Blue Ridge Tunnel and Stonewall Jackson

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USS ALASKA

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163879pv.jpg

NORTHEAST PORTAL. - Blue Ridge Railroad, Blue Ridge Tunnel

http://cdn.loc.gov/service/pnp/habshaer/va/va0200/va0253/photos/163879pv.jpg

The Blue Ridge Tunnel was built by Claudius Crozet for the Blue Ridge Railroad in 1858 by the state of Virginia for the Virginia Central Railroad. It was the longest in the US at the time. Designated by the American Society of Civil Engineers as a Historic Civil Engineering Landmark.

Stonewall Jackson and his troops used it to move quickly in Blue Ridge Mountains. His knowledge of the tunnels and gaps in the area and their speedy movement through them got them the epithet 'foot cavalry'.

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Drew

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Jackson very wisely relied upon young officers with local knowledge in conducting his campaigns. He pulled them out of the line, listened to them carefully and kept them by his side until it was time to move to a new place.

My lunch money says a local Lieutenant explained and showed this tunnel to General Jackson. Excellent pic, thanks for posting.
 
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USS ALASKA

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Love that picture! Has a warm but ghostly feeling to it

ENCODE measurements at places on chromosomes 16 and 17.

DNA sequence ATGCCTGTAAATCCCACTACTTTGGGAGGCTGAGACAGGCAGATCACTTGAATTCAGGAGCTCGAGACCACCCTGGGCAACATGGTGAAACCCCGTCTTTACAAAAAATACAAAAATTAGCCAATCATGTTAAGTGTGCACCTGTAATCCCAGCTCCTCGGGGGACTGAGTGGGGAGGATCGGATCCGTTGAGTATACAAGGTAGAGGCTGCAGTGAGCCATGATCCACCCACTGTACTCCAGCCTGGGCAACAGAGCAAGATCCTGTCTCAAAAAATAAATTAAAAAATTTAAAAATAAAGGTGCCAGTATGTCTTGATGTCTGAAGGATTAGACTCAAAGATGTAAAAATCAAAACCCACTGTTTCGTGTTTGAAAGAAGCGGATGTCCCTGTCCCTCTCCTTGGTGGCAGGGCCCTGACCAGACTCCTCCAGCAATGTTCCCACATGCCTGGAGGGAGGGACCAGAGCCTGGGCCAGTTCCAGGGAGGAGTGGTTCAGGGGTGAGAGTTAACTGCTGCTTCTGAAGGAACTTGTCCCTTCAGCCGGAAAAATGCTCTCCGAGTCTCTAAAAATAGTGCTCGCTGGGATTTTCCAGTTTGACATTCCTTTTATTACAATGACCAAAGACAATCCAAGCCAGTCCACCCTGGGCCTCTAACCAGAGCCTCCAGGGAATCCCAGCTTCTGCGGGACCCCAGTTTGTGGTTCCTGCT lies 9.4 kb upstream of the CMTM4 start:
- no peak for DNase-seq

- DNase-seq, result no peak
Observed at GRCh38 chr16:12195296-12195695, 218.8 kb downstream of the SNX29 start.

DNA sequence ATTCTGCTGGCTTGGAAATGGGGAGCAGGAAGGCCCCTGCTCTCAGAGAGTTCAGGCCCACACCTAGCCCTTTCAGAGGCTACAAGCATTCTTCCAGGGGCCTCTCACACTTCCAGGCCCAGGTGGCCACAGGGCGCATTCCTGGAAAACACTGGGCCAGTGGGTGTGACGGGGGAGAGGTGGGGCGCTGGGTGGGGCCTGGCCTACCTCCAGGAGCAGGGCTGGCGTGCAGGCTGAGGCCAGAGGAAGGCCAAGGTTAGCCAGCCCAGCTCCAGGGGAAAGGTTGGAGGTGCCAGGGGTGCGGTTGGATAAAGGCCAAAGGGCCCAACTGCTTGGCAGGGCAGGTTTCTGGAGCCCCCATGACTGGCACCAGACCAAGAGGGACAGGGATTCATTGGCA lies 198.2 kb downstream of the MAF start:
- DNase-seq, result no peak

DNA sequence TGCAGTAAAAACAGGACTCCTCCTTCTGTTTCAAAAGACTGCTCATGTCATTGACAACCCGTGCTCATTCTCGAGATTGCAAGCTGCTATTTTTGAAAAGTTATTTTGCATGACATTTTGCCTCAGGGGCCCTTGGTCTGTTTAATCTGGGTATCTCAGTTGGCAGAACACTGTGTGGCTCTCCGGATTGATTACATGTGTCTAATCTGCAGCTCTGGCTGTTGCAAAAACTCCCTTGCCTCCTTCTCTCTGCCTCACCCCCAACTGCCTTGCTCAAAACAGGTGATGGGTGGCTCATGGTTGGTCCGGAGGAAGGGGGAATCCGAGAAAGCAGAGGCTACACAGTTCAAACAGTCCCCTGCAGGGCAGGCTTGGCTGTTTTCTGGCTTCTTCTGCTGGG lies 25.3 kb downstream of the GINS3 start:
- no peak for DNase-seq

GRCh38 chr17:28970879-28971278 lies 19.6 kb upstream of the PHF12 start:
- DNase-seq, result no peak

Who knows - maybe there are a few of those floating around there...

It was replaced by another tunnel right next to it in 1944 and abandoned.

New_and_Old_Blue_Ridge_Tunnels.jpg


upload.wikimedia.org/wikipedia/commons/5/56/New_and_Old_Blue_Ridge_Tunnels.jpg

There is a plan to use it for a rail trail but that is not finished yet.

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USS ALASKA
 
Last edited:

Waterloo50

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Oh
Who knows - maybe there are a few of those floating around there...

It was replaced by another tunnel right next to it in 1944 and abandoned.
N7
View attachment 182502

upload.wikimedia.org/wikipedia/commons/5/56/New_and_Old_Blue_Ridge_Tunnels.jpg

There is a plan to use it for a rail trail but that is not finished yet.

Cheers,
USS ALASKA
I love these sort of pictures, in fact any picture that shows abandoned railroads. What is a rail trail, I’m guessing that it’s similar to what we do with abandoned rail lines here in the U.K, we normally use them as cycle paths and nature trails. Also, what is that next to the track?
And finally, I see telegraph poles and wires, are they left over from when the original tunnel closed.
Great picture, many thanks for posting.
 

Waterloo50

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I nearly forgot to ask about the height and width of the original tunnel, it looks small compared to other pictures that I have seen, was it a narrow gauge line?
 
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captaindrew

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Oh

I love these sort of pictures, in fact any picture that shows abandoned railroads. What is a rail trail, I’m guessing that it’s similar to what we do with abandoned rail lines here in the U.K, we normally use them as cycle paths and nature trails. Also, what is that next to the track?